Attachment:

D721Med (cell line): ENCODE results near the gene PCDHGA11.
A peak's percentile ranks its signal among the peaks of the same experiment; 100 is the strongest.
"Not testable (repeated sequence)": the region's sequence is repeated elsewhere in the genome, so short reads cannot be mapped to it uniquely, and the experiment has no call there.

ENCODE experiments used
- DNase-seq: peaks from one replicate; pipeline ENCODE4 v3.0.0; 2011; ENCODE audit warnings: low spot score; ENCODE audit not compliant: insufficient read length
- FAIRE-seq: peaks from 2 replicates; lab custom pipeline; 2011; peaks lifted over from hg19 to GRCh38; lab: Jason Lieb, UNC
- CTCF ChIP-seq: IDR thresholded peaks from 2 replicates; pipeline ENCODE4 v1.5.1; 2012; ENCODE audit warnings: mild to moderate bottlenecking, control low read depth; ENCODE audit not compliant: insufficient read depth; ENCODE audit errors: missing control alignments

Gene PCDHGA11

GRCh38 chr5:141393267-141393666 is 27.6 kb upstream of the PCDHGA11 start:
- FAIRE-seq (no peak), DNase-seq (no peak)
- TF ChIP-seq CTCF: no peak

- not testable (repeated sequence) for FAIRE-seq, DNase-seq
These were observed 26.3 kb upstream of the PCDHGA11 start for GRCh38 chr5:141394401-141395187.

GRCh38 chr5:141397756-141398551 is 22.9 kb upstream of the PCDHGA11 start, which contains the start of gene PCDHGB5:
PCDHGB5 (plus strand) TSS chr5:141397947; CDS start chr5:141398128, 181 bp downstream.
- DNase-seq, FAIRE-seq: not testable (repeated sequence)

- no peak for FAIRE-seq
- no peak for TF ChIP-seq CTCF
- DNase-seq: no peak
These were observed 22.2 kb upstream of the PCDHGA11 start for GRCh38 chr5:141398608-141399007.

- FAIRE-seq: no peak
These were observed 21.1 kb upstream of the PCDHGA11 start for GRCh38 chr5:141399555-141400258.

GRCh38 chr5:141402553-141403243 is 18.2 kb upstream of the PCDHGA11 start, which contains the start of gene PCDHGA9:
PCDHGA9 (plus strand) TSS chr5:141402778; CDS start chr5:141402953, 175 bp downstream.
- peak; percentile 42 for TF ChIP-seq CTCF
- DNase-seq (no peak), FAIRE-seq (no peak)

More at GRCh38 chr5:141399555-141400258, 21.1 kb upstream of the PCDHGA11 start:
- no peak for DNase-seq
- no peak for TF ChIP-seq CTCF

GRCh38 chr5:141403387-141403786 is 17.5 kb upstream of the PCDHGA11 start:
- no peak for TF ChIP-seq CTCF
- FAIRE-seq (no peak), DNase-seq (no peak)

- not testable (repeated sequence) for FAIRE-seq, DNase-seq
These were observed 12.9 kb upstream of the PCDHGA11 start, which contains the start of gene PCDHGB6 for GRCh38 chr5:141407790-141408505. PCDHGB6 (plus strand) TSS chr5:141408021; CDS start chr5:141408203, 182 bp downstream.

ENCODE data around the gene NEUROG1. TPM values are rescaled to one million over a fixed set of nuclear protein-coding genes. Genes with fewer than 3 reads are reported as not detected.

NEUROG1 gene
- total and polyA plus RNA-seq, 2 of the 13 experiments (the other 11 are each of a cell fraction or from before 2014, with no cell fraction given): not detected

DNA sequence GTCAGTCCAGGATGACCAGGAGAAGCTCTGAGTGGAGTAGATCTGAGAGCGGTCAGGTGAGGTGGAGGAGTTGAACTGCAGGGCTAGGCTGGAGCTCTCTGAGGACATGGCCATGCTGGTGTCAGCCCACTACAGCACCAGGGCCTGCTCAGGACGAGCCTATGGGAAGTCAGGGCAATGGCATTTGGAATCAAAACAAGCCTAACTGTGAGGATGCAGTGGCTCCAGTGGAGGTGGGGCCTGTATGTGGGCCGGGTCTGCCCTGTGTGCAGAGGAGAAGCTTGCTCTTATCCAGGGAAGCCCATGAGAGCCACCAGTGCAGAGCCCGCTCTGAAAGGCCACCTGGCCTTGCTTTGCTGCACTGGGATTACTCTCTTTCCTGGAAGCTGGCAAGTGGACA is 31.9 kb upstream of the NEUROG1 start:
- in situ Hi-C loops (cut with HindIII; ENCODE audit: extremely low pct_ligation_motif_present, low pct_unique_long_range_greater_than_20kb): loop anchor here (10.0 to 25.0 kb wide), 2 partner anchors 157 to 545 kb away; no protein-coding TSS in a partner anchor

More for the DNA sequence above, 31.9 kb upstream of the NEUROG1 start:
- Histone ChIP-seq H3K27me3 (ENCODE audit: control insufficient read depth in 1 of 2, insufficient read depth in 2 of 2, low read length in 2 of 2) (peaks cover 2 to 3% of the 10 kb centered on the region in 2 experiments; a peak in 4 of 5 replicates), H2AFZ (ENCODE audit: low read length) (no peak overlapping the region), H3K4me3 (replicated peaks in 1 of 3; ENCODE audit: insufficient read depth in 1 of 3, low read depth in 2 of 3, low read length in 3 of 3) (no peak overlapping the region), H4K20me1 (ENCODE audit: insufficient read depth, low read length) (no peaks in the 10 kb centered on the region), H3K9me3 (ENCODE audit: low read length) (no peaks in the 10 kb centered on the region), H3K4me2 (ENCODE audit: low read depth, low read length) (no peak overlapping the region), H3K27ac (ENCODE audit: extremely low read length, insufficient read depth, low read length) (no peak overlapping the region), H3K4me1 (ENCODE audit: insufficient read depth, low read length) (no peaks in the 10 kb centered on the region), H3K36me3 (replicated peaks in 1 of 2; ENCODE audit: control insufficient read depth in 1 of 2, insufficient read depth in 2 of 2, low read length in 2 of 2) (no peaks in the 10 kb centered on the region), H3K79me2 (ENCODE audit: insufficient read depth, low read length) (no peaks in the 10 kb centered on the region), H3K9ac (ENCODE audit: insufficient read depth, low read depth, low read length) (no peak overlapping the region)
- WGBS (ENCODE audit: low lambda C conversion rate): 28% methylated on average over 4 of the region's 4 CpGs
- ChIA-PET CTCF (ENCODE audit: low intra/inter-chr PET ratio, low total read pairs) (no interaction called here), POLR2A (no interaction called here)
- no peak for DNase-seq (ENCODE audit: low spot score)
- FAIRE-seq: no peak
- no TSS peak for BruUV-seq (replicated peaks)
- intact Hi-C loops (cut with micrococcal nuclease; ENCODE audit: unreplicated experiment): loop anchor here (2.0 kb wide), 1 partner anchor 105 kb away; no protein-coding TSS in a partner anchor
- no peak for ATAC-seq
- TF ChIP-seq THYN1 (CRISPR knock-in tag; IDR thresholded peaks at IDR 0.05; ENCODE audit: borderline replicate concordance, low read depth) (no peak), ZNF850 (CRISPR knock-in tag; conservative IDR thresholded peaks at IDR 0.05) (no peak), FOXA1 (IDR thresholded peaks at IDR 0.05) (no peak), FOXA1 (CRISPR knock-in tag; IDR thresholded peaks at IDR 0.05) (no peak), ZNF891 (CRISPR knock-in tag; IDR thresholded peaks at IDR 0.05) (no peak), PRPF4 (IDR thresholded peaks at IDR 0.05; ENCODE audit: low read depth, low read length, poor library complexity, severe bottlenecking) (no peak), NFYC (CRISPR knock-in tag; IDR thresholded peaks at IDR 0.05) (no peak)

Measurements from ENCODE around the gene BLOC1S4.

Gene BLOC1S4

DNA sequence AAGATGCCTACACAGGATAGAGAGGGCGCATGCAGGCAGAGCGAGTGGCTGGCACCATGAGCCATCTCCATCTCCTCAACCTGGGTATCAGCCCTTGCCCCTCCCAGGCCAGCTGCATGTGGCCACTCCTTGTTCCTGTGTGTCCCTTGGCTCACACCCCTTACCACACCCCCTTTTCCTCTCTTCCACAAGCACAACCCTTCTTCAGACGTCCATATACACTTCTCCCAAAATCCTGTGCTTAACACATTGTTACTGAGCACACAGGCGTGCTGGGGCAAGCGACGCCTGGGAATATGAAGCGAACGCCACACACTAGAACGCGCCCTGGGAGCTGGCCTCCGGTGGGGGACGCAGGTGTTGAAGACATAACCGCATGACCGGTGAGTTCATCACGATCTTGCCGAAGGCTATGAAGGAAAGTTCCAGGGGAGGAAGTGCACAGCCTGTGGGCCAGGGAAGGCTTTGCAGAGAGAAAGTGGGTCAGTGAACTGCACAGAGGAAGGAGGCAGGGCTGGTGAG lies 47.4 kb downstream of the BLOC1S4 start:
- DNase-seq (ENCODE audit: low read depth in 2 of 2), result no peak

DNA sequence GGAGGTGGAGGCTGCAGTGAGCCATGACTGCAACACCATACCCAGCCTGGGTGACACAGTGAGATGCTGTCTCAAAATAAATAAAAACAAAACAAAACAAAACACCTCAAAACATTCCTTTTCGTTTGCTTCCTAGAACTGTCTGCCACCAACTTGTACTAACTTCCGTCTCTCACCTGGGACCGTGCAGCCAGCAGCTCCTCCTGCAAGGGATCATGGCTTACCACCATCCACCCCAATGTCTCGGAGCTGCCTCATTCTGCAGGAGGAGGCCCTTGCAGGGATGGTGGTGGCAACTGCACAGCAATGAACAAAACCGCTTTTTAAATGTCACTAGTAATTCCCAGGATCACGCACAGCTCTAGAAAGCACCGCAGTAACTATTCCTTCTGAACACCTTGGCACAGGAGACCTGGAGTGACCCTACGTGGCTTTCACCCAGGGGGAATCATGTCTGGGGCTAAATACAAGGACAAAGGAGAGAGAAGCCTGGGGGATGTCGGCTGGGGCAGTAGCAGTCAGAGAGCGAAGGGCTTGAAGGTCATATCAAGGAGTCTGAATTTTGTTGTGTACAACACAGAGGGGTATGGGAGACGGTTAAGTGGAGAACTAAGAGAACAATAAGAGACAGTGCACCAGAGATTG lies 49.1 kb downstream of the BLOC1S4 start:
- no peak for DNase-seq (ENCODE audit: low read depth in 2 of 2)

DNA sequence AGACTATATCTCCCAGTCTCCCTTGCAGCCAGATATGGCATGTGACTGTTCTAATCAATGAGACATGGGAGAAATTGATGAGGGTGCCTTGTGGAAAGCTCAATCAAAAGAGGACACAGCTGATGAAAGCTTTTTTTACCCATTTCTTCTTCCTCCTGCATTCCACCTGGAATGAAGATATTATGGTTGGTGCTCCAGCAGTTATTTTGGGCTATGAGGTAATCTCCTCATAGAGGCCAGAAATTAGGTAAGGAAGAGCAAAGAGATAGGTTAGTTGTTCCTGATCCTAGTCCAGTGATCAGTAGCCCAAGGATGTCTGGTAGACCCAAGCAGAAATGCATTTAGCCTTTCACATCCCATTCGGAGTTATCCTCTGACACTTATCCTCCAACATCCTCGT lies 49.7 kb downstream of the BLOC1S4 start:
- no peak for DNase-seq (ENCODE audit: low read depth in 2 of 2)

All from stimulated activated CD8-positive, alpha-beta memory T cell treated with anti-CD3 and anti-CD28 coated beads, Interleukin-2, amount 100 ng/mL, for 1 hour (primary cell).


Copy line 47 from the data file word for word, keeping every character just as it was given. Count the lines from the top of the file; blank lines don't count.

- intact Hi-C loops (cut with micrococcal nuclease; ENCODE audit: unreplicated experiment): loop anchor here (2.0 kb wide), 1 partner anchor 105 kb away; no protein-coding TSS in a partner anchor